Following a series of humiliating defeats Russia has begun bombarding Ukraine's energy grid
Moscow (AFP) - The Kremlin said Thursday that the Moscow-annexed Crimean Peninsula was vulnerable to Ukrainian attacks after officials said they had shot down a drone near a key naval base.
The latest drone attack came after Russian President Vladimir Putin recently visited the only bridge connecting Crimea with the Russian mainland to survey repair work on the key artery damaged in a blast Moscow blamed on Kyiv.
“There are certainly risks because the Ukrainian side continues its policy of organising terrorist attacks,” Kremlin spokesman Dmitry Peskov told reporters.
“But, on the other hand, information we get indicates that effective countermeasures are being taken.”
The Moscow-appointed governor of Crimea Sergei Aksyonov said last month that Russia was strengthening fortifications on the peninsula in the wake of recent attacks.
The Kerch bridge linking the peninsula to the Russian mainland was partially destroyed in October
The governors of two Russian regions bordering Ukraine this week said they had inspected defence lines being built, days after Ukrainian drones struck key military airfields.
In the latest incident over Crimea Thursday, Russia said it had shot down a drone over the Black Sea near Sevastopol, the largest city on the Crimean peninsula, which hosts a key Russian naval base.
“As per usual our military carried out its work well,” said the governor of the Sevastopol administrative region, Mikhail Razvozhayev.
The peninsula was annexed by Russia in 2014 after a controversial referendum that Ukraine and the West never recognised.
Moscow used Crimea as one of its launching pads for its military intervention in Ukraine on February 24 and it has been regularly attacked by drones.
- ‘Spies’ detained -
There have been several explosions at or near Russian military installations in Crimea since February, including a coordinated drone attack on a key Russian naval port at Sevastopol.
In October, the Kerch bridge linking the peninsula to the Russian mainland was partially destroyed, an attack Moscow blamed on Ukraine.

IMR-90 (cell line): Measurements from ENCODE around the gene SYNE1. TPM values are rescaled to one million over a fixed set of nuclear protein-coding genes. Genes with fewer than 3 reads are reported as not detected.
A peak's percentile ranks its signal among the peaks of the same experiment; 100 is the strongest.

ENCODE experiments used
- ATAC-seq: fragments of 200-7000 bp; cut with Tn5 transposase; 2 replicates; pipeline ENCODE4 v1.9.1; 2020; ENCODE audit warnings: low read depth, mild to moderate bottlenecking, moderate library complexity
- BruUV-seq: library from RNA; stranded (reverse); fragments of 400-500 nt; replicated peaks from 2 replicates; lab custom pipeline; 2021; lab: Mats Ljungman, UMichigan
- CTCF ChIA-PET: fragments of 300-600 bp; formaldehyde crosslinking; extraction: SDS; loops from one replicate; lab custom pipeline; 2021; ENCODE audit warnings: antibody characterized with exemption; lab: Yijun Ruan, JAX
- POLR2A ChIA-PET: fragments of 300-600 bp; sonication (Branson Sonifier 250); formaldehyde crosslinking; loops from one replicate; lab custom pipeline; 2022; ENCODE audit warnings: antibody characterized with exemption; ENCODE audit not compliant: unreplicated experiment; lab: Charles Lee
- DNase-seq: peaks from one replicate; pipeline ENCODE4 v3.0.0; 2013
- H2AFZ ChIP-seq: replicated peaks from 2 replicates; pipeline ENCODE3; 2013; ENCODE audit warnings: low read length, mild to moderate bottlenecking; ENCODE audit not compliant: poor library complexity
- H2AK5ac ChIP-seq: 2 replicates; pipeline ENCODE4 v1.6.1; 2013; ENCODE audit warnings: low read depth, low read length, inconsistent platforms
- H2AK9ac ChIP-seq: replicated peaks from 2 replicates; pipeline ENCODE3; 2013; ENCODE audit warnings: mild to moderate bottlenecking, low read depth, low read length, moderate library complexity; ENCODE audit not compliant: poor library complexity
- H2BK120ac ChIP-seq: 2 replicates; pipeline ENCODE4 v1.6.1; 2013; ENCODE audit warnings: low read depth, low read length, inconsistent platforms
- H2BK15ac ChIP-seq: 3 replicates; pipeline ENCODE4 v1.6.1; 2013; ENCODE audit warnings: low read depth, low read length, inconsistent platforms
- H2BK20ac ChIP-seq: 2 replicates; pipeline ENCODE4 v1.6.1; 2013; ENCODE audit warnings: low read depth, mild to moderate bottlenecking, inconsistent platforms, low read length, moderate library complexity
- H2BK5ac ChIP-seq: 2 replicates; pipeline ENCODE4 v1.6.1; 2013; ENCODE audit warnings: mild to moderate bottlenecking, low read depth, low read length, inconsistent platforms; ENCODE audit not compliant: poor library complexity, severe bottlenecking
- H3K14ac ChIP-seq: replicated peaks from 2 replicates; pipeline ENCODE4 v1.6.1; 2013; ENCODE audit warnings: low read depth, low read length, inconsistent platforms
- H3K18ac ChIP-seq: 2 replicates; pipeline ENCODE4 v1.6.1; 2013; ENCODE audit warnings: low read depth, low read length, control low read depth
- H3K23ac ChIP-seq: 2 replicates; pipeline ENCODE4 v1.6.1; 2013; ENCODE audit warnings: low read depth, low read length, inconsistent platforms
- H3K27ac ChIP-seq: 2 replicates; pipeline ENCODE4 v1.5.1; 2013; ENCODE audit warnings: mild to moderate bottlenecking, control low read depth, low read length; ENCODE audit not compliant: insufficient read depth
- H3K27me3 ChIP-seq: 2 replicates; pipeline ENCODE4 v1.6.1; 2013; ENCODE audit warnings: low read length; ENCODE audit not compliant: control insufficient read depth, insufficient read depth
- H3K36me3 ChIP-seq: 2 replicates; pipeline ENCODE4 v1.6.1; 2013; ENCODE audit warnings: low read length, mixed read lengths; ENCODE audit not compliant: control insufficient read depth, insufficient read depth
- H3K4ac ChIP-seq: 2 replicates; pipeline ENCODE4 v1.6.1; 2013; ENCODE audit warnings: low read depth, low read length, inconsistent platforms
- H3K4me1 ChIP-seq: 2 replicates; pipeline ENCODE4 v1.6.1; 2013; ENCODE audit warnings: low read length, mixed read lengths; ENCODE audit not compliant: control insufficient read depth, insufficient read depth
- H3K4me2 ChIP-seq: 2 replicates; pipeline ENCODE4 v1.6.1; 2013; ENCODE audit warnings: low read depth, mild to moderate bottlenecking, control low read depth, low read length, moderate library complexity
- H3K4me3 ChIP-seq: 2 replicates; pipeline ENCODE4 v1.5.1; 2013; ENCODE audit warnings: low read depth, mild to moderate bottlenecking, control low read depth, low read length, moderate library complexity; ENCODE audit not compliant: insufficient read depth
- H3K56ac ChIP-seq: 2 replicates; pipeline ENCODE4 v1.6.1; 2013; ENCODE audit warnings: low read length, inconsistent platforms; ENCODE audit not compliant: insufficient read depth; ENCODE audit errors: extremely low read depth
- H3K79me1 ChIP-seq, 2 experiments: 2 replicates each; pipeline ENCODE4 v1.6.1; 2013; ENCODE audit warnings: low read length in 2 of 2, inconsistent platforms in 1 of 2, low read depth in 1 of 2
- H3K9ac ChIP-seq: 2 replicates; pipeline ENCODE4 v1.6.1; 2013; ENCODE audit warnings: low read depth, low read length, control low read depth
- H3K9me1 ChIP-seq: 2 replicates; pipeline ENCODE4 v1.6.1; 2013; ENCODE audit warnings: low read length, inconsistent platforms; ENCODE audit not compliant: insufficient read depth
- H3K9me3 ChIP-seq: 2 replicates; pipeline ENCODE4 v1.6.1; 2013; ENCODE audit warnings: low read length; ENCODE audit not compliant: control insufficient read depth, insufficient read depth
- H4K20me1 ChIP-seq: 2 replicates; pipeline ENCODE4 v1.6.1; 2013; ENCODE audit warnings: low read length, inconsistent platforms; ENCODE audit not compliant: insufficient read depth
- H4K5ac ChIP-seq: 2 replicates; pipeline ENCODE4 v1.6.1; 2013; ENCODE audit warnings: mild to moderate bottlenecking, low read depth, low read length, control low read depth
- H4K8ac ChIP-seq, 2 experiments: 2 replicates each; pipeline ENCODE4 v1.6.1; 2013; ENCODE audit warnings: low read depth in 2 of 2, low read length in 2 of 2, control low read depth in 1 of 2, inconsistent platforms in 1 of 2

With temperatures dipping below zero, Russian attacks have left Ukraine's energy grid teetering on the brink of collapse
The shooting down of the drone Thursday came after a series of attacks deep inside Russia – one on the Engels airfield, a strategic bomber military base. Ukraine has not claimed responsibility for the attacks.
Separately, the Russian security services (FSB) arrested two people accused of spying for Ukraine on Crimea, accusing them of “treason”, the agency’s press service said Thursday.
The FSB “halted the illegal activities of two Russian citizens suspected of committing high treason in the form of spying in the interests of the Security Service of Ukraine,” it said in a statement.
One of those detained is “a supporter of Ukrainian nationalist ideology and was recruited by the Ukrainian secret services in 2016”, the statement said.
He is suspected of “transferring data on the location of Russia’s defence ministry facilities to a foreign security agency, which could be used against Russia’s security”.
- ‘Significant’ power deficit -
In moves similar to the controversial 2014 Crimean referendum, Russia in September announced it had annexed four Ukrainian regions – Donetsk, Lugansk, Zaporizhzhia and Kherson – even if it never fully controlled them.
Following a series of humiliating defeats, including a retreat from Kherson, the only regional capital it held, Russia began bombarding Ukraine’s energy grid.
The situation in Ukraine
On Thursday, the country’s energy system was still struggling with a “significant deficit of electricity”, Ukrainian energy operator Ukrenergo said.
“The situation is complicated by weather conditions: in many regions in the west of the country, frost, rain with snow and strong gusts of wind cause icing of wires and their damage,” the company said.
Putin vowed Thursday to continue attacking Ukrainian energy systems despite global criticism of strikes that have left millions without electricity and water as winter approaches.
And the Kremlin said Time magazine’s decision a day earlier to name Ukraine President Volodymyr Zelensky as “Person of the Year” reflected “Russophobic” trends in Western countries.
The Politico news website also named Zelensky as the “Most Influential” person in Europe.
And during a ceremony in Rome Thursday, Pope Francis was briefly reduced to tears as he prayed for the people of Ukraine.
He had to pause for a moment, his body shaking with emotion, before he could finish his prayer. The crowd around him broke into applause.
In an interview published at the end of November in the US Jesuit magazine America, the pope denounced the “cruelty” of Russia’s troops in Ukraine, drawing a formal protest from Moscow.